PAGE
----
What is the difference between ‘Use By’ and ‘Best Before’ dates?
We often find that many people get confused between ‘Best Before’ dates, and ‘Use By’ dates. They are often aware that there is a difference between two but not necessarily sure what to do when encountering either or. This leads on to our 3rd question in our series of Common Food Safety Questions - What is the difference between ‘Use By’ and ‘Best Before’ dates?
‘Use By’ and ‘Best Before’ dates
A 'Use By' date tells you how long food will stay safe. These dates have to be put on highly perishable foods (like cheese, milk and butter) that spoil quickly – and they aren't just guesswork, the dates are worked out by scientific testing. Don't be tempted to eat food after the 'use by' date on the label, even if it looks and smells fine.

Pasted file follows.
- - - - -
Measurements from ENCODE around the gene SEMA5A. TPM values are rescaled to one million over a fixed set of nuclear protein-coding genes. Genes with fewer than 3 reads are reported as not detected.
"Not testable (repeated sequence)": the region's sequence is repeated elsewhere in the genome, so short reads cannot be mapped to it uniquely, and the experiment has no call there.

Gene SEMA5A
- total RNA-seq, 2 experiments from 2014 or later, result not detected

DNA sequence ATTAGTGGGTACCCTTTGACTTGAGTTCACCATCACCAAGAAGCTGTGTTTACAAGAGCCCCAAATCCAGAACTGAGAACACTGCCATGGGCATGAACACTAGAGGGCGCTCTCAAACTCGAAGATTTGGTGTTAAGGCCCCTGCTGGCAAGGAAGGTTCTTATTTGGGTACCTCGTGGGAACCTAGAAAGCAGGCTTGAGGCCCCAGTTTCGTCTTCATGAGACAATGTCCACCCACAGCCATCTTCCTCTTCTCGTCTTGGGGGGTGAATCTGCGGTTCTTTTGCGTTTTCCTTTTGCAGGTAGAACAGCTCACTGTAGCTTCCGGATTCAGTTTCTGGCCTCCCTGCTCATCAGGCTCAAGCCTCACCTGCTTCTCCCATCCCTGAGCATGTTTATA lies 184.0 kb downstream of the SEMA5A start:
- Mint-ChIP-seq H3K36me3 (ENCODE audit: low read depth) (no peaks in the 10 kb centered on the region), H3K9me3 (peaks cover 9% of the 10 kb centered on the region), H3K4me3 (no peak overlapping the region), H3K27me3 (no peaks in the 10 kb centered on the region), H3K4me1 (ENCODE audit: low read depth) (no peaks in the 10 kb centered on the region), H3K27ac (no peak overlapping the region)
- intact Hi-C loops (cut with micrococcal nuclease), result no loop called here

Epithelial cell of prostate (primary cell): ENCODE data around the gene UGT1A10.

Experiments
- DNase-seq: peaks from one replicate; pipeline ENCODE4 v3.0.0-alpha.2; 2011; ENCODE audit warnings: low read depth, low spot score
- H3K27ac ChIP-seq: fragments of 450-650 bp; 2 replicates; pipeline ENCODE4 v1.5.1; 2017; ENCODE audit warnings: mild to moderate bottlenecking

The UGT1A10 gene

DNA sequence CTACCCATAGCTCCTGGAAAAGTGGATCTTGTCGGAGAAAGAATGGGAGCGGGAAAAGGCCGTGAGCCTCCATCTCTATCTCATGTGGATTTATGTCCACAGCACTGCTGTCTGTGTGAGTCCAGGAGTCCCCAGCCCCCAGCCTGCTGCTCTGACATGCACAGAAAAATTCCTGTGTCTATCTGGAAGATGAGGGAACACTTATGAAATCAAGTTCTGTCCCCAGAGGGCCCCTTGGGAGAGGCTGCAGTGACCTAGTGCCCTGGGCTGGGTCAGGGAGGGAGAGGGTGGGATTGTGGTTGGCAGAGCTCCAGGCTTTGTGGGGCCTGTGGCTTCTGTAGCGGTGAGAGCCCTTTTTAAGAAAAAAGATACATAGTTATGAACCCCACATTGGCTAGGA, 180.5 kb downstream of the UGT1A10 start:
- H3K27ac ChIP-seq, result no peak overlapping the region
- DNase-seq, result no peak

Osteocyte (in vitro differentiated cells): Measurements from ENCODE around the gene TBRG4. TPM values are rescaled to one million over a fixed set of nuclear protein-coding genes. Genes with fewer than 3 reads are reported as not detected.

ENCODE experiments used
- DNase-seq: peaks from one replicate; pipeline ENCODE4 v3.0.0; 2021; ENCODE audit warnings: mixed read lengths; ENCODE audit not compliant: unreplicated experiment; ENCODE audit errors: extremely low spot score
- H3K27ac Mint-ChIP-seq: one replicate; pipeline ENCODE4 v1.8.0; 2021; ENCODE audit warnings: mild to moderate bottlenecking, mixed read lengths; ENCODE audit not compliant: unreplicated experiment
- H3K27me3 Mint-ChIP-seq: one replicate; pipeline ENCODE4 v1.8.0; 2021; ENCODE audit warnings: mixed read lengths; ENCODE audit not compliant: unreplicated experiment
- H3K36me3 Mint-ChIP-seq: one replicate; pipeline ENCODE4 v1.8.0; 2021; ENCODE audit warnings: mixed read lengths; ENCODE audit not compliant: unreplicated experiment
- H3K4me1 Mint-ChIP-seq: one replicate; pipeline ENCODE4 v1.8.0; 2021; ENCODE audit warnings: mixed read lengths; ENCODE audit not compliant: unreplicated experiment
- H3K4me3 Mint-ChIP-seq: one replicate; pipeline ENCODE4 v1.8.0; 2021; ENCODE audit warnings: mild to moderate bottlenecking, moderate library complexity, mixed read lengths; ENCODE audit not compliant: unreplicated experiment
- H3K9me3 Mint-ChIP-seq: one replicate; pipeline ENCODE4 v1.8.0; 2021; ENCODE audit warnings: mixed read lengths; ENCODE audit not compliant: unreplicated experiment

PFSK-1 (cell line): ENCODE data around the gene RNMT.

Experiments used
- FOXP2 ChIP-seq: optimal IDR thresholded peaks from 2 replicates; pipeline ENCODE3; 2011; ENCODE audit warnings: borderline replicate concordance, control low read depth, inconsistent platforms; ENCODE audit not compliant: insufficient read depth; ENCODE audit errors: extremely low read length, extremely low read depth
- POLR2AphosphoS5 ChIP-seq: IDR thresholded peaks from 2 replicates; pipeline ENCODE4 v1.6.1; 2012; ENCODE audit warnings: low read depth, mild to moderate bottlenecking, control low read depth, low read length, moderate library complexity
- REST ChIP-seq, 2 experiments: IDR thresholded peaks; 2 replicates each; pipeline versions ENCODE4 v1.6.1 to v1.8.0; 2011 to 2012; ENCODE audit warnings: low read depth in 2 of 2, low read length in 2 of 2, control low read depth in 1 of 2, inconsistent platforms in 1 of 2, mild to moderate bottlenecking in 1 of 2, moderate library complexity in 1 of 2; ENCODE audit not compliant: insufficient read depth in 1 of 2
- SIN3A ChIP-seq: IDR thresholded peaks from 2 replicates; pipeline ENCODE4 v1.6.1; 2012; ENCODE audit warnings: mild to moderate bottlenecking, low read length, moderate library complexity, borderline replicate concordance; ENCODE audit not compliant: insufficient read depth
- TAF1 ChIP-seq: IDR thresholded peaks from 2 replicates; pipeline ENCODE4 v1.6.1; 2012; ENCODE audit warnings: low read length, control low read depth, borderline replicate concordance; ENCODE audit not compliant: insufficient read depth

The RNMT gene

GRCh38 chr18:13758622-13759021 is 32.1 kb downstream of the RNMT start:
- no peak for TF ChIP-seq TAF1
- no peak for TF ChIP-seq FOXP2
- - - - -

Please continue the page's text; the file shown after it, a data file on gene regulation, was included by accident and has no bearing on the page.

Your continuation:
Food that is kept beyond a ‘Use By’ date should be destroyed without use. This is because once highly perishable foods pass this date, they are likely to be unfit to eat and could even be a hazard to health. Using food that is past its use by date compromises on safety. It is illegal to use food beyond its ‘use by’ date because it can compromise safety standards.
‘Best Before’ dates are put on low risk foods (like jams and pickles) and display when the quality of the food will reduce. It is not illegal to serve food past it’s ‘Best Before’ date, however it is common practice to dispose of these foods as they will have reduced in quality.
Avoid being caught out - FIFO
The best way to avoid being caught out by ‘Best Before’ and ‘Use by’ dates it to use a Stock Rotation policy. This means using the First In – First Out rule, also know as FIFO. You should always use your oldest stock first. That way old stock doesn’t build up and is used before it loses quality.
Food Safety Tips
Food past its ‘Use By’ date should never be used.
It is good practice to throw away food that is past its Best Before date.
You discovered you should use your existing stock before new stock.
You learned that FIFO stands for First In – First Out.
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